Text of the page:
Friction factor in pipe flow (fo) is defined as:
where τ0 is shear stress in the wall pipe and U∞ is fluid velocity outside boundary layer. Friction factor in pipe flow is associated with decrease in pressure as stated in the following equation for a pipe with length L and diameter D.
Friction factor in pipe flow is a function of Reynolds number (ReD). This function can be derived analytically for laminar flow, but depend on experimental data correlation for turbulent flow.
Friction factor for fully developed laminar flow in a smooth pipe is:
while the friction factor for fully developed turbulent flow in a smooth pipe is expressed as:
Besides using the equations above, the friction factor for turbulent flow can be found in Figure 1. In the Figure 1, surface roughness effects are classified according to the ratio e/D, where e is the equivalent roughness height. f values in the Figure 1 is four times the value of fo, (f = 4.fo). Friction factor for rough surfaces that have Reynolds number above the value listed in the Moody chart is no longer as a function of Re.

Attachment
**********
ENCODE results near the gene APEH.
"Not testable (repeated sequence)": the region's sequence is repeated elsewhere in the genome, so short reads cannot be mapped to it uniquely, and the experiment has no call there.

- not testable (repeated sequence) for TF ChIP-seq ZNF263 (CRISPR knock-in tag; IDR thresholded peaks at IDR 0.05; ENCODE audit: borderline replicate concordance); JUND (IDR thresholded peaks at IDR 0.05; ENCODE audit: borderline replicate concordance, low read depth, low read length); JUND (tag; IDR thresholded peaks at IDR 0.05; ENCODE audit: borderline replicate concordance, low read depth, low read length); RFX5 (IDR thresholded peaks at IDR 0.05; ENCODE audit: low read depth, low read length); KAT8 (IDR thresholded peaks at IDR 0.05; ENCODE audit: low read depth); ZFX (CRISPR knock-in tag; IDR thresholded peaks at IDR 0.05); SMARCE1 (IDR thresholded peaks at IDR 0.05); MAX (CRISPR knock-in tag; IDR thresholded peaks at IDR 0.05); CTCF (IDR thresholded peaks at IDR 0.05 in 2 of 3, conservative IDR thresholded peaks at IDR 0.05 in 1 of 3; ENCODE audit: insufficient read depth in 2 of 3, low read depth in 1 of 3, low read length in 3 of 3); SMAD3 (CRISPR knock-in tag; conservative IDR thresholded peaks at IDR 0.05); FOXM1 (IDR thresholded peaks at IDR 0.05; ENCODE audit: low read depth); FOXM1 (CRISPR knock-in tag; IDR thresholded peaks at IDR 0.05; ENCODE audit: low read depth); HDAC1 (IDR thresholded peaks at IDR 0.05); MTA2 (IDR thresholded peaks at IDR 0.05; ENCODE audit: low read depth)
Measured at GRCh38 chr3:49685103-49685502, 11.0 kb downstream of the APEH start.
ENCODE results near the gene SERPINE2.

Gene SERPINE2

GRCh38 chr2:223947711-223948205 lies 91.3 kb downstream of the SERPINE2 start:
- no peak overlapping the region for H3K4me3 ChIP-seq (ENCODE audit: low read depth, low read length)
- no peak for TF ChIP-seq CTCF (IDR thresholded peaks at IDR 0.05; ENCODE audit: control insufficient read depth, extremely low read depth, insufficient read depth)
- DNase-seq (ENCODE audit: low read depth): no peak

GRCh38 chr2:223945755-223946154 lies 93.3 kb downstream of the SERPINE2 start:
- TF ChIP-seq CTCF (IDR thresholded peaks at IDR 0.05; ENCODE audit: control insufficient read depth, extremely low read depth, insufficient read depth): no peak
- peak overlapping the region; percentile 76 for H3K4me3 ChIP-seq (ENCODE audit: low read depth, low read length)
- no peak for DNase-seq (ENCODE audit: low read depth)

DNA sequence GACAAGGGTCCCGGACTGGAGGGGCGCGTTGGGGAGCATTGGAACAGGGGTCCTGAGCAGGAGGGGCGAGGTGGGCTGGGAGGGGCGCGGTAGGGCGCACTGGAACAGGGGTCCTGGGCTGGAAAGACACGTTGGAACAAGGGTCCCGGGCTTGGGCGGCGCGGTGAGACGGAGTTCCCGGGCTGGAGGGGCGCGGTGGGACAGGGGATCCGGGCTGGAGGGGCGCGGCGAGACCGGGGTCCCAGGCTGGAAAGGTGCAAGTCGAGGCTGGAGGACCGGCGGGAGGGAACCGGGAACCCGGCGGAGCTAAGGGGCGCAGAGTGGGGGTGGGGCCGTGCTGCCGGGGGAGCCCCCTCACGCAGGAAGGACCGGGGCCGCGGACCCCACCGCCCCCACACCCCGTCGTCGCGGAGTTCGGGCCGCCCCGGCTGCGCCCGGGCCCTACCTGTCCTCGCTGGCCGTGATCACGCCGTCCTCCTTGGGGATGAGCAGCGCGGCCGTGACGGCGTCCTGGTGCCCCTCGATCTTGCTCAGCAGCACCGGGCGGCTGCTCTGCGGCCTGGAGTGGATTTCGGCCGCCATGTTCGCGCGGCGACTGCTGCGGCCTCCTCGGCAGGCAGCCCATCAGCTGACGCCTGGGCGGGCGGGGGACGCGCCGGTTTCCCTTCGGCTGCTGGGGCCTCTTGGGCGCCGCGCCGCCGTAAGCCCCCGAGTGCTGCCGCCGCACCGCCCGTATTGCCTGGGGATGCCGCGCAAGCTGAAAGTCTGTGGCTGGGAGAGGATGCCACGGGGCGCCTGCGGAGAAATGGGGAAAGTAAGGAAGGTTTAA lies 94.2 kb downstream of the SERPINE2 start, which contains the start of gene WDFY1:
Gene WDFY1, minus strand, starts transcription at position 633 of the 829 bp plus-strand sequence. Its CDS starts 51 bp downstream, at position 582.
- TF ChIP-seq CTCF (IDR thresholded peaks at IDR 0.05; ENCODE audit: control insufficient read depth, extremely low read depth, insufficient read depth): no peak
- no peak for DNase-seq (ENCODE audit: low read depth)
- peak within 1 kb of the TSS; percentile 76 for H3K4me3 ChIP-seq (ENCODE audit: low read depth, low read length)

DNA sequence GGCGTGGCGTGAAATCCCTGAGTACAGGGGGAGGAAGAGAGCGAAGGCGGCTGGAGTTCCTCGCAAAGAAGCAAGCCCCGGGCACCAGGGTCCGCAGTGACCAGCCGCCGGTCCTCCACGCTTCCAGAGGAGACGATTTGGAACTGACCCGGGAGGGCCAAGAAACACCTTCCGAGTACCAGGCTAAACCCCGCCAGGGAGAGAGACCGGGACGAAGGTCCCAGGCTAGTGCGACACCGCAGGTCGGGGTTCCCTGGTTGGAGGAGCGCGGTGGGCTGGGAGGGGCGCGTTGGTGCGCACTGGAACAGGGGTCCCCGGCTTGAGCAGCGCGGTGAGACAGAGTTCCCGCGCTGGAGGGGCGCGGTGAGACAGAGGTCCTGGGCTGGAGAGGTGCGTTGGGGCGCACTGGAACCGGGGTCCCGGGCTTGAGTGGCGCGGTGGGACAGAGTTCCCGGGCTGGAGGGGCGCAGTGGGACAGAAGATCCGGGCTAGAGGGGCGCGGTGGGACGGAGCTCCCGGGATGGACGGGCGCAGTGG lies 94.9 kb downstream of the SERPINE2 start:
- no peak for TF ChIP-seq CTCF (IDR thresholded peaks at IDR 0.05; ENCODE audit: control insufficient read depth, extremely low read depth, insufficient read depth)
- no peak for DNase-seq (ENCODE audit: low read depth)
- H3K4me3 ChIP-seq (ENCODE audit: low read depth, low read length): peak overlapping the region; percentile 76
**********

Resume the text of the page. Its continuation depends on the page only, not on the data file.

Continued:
In fact, the surface of pipe is not perfectly smooth, and friction factor of turbulent flow is strongly influenced by the condition of pipe surface. Nevertheless, this does not occur in laminar flow. An explicit equation is quite useful for turbulent flow (104 > Re > 4.108) both in the smooth pipe and rough pipe had been given by Chen NH (1979), namely:
|Figure 1: Friction factor in Pipe Flow - the Moody Diagram|